Friday, April 18, 2008

Fourth of Several Manifestos in the Voices of the Dead

Rembrandt Addresses the 1960s and 70s

You will move from black
and white to color,
from an etched world

to an urban landscape of vivid oils
that will scare and stun
everyone already

drawn in her best grays and blacks on paper,
line and outline of a leg,
her covered curves so clear.

Look back, I think, rather than ahead
to the glossy magazine and the Soup Cans,
and the neon Dutch Masters

on the billboard just outside the Queens Tunnel.
You will find your way into photographs
and acrylics, and will paint

so fiercely at times that your arms
will go numb. This will go ahead and happen.
So you’ll need your rest. Lie down.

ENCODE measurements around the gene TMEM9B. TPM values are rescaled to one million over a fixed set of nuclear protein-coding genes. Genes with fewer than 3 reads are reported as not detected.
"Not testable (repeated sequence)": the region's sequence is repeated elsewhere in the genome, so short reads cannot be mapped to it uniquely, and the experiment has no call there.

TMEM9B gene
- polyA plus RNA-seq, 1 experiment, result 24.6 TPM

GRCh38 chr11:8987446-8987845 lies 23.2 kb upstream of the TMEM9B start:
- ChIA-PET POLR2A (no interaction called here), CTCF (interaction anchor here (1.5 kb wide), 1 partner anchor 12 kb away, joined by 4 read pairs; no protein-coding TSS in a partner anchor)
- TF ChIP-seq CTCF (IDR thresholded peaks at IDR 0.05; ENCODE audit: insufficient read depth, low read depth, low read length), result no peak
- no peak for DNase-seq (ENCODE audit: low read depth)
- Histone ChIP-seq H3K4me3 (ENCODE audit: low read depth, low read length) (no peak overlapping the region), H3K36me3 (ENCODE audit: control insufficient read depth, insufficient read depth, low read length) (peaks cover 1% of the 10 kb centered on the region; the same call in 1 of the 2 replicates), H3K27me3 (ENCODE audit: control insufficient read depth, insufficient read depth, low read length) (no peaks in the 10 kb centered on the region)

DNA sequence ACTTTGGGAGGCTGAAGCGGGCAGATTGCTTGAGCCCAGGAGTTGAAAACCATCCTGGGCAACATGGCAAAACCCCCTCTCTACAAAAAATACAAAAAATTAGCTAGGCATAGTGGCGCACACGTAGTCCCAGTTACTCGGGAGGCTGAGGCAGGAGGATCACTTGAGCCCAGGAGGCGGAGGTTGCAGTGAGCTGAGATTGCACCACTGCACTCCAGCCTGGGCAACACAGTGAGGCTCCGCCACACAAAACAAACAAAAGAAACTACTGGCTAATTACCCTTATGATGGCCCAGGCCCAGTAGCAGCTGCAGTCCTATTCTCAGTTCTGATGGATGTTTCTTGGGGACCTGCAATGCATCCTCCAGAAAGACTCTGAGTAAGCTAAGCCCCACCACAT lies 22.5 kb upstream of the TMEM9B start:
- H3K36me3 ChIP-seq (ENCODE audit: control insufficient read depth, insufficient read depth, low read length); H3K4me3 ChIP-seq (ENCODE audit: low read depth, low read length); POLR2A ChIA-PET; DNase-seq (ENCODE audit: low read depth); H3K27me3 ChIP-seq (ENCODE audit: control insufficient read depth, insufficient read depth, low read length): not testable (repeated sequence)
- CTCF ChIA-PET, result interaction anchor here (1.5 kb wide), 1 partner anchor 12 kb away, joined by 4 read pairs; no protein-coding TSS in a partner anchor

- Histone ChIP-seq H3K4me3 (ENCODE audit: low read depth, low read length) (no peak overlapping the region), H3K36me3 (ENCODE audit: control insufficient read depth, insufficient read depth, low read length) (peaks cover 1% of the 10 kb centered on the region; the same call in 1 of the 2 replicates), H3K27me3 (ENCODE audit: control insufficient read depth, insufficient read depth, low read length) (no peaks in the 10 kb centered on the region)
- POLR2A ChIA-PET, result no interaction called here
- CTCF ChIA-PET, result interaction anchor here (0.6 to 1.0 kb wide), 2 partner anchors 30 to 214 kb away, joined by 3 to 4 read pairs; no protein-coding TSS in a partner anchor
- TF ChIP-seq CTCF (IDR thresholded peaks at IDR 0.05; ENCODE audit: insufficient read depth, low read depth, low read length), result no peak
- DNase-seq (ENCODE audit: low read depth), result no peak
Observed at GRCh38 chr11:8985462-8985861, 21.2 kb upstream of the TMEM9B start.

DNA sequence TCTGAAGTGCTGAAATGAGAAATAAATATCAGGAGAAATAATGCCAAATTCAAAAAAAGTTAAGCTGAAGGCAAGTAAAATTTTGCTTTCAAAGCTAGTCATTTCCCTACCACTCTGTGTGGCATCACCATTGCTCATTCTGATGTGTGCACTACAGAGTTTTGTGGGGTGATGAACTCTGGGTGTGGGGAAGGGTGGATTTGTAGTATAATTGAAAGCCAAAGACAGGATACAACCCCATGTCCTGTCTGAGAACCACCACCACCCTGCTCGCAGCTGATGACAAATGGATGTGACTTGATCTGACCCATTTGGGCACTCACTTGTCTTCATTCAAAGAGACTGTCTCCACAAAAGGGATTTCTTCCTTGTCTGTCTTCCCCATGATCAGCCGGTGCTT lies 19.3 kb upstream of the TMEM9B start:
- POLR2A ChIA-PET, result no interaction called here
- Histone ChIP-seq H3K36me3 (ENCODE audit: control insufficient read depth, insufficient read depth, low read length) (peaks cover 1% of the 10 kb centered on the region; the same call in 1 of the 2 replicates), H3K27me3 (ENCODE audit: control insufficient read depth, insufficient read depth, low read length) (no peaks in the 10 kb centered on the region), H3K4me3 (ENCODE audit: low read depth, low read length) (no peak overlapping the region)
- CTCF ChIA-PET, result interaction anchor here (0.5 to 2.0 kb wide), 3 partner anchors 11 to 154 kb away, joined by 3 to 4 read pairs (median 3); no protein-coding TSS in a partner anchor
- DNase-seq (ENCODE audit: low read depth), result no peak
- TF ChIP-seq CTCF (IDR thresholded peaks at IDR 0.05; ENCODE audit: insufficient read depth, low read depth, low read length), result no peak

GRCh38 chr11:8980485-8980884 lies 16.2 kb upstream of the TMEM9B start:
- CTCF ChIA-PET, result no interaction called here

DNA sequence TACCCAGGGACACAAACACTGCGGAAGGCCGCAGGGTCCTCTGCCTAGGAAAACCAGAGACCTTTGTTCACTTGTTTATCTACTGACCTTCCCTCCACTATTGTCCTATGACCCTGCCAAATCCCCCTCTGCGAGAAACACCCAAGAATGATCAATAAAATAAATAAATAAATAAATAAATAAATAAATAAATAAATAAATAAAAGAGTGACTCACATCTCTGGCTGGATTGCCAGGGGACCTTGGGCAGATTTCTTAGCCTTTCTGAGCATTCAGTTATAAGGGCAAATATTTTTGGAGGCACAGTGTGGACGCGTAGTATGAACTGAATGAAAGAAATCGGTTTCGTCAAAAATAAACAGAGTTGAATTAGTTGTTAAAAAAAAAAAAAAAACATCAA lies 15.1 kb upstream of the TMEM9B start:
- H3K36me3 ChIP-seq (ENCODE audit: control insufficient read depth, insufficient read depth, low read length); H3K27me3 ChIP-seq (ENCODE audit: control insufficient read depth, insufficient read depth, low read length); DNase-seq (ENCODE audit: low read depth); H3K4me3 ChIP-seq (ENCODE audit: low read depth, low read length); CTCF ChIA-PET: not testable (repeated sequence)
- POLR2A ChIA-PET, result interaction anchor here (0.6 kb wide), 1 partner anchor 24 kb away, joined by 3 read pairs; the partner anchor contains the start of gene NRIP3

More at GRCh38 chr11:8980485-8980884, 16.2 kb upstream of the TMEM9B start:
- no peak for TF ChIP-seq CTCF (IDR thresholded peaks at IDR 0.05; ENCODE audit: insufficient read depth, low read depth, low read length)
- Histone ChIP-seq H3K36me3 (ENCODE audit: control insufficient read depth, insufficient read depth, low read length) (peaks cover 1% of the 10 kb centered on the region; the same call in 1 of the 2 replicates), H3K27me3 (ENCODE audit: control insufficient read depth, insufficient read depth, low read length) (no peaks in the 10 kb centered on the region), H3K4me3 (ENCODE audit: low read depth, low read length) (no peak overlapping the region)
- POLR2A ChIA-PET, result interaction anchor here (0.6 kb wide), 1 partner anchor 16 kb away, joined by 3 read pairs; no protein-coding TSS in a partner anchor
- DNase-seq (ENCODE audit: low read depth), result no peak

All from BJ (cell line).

I will come to you in a series of dreams and whisper
die meeste ende di naetuereelste beweechgelickheijt
and you will believe until you wake

that I really did see Christ being lifted from the ground,
heavy as a plastic sack of seed, fallen from a truck,

that I really did see his guards (like the men
in the grainy video of Vietnam, Munich,
Selma, El Salvador, the Moon)

confounded by the sudden appearance of flesh and color,
that I knew their desire to return to a world
of shades and shadow rather than this one,

its ridiculous deaths and resurrections everywhere,
colored in a television light so harsh I cannot begin
to find it in a human eye.

1 comment:

Ryan H. said...

Rembrandt is, by far, my favorite painter. Extraordinary talent.